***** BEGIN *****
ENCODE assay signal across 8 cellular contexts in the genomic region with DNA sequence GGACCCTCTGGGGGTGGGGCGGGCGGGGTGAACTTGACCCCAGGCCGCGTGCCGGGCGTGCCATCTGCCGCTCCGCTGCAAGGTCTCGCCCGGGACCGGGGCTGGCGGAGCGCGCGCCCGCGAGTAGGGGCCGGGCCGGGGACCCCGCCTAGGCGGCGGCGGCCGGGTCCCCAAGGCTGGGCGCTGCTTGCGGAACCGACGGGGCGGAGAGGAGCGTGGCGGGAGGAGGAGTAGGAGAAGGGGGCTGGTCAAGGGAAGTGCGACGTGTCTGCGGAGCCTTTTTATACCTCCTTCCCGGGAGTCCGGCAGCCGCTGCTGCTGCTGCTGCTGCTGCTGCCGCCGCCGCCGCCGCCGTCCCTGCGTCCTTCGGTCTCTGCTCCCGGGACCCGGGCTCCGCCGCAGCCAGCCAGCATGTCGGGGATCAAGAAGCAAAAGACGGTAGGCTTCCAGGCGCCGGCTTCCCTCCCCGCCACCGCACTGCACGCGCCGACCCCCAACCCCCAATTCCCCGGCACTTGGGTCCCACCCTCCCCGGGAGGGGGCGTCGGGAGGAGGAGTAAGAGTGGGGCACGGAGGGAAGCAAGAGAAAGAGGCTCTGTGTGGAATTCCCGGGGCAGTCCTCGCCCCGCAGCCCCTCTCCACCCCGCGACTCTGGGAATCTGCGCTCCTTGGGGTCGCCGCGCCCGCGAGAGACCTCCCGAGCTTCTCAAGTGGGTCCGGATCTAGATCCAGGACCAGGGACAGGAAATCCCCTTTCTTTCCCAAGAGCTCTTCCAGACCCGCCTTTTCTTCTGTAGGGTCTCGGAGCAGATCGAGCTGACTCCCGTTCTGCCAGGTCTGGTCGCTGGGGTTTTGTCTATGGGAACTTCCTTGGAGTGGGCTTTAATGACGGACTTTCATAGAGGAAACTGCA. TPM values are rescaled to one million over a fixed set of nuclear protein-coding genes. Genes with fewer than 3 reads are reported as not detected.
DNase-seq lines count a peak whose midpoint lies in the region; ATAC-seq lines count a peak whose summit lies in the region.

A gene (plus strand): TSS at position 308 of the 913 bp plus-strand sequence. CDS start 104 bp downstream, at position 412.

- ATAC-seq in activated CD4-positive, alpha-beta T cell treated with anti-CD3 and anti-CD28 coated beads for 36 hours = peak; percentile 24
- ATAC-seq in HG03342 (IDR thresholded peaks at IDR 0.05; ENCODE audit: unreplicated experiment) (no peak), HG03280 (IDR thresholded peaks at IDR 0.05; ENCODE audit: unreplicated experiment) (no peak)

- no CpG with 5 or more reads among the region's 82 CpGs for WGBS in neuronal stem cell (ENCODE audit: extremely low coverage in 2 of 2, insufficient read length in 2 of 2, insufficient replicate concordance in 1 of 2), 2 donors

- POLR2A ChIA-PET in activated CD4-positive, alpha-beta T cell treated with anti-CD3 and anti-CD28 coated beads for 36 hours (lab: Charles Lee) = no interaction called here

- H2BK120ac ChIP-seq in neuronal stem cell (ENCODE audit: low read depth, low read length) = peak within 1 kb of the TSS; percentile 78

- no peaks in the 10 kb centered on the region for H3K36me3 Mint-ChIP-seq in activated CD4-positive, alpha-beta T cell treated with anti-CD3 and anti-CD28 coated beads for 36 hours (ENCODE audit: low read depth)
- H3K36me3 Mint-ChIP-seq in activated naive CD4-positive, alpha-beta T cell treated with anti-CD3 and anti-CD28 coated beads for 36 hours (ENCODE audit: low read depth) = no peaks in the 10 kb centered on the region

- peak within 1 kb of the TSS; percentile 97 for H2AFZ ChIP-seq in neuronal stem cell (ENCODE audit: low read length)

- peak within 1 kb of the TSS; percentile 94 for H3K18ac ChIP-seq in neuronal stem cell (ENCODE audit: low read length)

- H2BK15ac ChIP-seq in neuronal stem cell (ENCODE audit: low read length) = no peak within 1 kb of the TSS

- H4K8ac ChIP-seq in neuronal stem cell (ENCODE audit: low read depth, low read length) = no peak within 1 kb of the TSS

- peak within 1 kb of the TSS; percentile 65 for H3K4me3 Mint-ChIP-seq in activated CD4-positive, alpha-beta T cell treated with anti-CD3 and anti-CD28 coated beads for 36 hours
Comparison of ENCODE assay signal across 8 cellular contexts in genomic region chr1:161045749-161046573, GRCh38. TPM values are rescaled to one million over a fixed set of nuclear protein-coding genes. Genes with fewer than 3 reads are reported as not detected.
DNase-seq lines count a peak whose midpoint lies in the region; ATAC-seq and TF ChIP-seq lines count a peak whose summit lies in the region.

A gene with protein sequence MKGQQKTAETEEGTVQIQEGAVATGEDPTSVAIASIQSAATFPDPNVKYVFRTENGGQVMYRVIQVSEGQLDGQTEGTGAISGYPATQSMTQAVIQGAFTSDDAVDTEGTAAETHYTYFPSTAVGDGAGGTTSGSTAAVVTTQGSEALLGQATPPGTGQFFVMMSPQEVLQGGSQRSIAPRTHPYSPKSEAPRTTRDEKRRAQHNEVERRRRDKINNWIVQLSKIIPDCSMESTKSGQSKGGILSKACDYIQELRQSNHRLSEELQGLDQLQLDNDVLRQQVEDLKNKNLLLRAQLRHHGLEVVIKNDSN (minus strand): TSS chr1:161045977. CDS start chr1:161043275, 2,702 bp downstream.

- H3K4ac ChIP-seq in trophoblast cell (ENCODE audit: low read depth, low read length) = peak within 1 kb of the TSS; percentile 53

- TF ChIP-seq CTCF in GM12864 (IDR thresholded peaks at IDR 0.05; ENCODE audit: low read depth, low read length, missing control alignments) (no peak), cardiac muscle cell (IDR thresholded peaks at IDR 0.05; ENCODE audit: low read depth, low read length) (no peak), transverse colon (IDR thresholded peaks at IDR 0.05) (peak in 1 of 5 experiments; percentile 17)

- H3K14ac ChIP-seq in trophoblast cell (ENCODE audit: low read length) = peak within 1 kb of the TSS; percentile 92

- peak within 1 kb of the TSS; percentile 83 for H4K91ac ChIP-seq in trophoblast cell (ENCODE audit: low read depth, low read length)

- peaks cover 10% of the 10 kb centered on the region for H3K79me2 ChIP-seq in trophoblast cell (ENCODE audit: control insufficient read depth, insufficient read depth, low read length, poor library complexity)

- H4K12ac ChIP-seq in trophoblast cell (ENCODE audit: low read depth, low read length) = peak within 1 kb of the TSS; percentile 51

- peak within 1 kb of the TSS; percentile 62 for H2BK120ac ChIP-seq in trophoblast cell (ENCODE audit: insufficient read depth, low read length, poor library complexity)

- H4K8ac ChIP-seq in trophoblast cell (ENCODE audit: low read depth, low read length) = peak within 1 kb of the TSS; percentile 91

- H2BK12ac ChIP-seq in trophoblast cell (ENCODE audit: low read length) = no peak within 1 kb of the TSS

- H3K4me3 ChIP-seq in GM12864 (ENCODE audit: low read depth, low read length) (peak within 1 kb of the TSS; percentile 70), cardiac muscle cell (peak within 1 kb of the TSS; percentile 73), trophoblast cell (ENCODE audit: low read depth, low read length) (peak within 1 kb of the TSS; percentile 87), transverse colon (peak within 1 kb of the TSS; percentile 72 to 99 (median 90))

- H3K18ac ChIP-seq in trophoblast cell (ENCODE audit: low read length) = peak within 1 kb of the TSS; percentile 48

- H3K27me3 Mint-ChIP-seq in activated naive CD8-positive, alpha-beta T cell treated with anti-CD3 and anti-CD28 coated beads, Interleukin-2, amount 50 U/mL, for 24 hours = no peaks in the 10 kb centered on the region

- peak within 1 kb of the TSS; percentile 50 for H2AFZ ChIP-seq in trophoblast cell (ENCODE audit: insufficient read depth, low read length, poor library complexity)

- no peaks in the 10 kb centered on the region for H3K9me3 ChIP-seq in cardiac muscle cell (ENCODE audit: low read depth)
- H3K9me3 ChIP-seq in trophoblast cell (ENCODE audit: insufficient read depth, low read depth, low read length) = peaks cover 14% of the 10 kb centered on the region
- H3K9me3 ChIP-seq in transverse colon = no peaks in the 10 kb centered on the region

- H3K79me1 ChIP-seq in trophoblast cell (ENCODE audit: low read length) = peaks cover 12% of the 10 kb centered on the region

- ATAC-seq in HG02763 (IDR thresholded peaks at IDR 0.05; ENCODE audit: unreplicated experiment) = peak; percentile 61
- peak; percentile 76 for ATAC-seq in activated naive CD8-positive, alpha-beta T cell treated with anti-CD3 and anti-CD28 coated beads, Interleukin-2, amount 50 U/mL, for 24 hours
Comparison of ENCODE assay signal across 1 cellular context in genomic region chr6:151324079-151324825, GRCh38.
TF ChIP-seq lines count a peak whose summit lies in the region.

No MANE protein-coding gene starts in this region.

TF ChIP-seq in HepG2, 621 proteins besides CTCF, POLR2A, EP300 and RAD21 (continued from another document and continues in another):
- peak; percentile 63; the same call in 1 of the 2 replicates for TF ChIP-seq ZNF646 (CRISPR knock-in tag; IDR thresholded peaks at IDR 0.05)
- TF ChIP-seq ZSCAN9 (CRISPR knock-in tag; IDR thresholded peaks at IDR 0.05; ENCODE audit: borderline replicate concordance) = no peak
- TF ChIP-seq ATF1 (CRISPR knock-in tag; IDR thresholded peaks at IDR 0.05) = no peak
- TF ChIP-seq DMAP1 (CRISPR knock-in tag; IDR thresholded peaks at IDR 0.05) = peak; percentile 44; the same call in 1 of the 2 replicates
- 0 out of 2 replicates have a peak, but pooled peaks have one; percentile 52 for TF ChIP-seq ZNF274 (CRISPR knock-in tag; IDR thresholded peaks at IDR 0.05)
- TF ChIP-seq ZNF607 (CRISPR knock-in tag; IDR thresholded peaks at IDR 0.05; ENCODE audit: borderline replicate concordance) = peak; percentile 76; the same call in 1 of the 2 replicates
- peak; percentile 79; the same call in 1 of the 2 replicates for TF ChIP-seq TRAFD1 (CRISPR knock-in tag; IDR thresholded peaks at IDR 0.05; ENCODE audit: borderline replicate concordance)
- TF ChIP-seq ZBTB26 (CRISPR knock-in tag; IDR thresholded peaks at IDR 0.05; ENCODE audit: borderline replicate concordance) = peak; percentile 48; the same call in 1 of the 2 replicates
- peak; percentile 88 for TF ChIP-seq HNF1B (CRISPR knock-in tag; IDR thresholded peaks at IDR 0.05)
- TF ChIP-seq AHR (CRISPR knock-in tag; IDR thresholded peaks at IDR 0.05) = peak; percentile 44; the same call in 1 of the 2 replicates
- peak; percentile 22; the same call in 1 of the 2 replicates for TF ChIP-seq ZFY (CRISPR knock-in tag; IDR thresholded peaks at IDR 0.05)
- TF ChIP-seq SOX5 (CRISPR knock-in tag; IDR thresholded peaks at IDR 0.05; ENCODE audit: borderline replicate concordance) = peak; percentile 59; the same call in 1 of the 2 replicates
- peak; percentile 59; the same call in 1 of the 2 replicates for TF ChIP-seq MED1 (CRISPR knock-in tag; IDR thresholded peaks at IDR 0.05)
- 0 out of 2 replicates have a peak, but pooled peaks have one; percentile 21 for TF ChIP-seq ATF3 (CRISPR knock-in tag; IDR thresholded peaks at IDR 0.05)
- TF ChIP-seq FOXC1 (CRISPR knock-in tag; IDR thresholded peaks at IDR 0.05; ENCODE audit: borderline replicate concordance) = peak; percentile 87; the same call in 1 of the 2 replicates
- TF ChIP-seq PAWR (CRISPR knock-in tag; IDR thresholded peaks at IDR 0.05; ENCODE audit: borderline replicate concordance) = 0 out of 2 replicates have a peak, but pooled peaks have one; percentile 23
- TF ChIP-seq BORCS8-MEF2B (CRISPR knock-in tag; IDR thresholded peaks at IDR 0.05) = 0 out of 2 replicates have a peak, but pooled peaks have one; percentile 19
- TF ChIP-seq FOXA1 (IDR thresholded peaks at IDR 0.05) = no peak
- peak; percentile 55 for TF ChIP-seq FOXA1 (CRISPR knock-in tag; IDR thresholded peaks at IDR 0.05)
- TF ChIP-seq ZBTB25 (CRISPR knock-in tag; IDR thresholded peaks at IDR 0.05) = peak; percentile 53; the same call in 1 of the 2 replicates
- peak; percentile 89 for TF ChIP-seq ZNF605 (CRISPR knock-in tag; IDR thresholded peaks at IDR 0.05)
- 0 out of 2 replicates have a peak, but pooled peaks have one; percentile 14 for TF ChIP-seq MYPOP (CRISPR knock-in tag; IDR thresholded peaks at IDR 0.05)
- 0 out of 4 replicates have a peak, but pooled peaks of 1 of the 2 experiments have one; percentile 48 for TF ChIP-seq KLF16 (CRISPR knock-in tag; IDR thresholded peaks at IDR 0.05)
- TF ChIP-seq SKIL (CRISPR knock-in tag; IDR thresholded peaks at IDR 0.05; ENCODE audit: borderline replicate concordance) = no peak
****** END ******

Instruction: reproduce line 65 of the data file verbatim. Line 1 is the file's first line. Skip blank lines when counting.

- TF ChIP-seq SKIL (CRISPR knock-in tag; IDR thresholded peaks at IDR 0.05; ENCODE audit: borderline replicate concordance) = no peak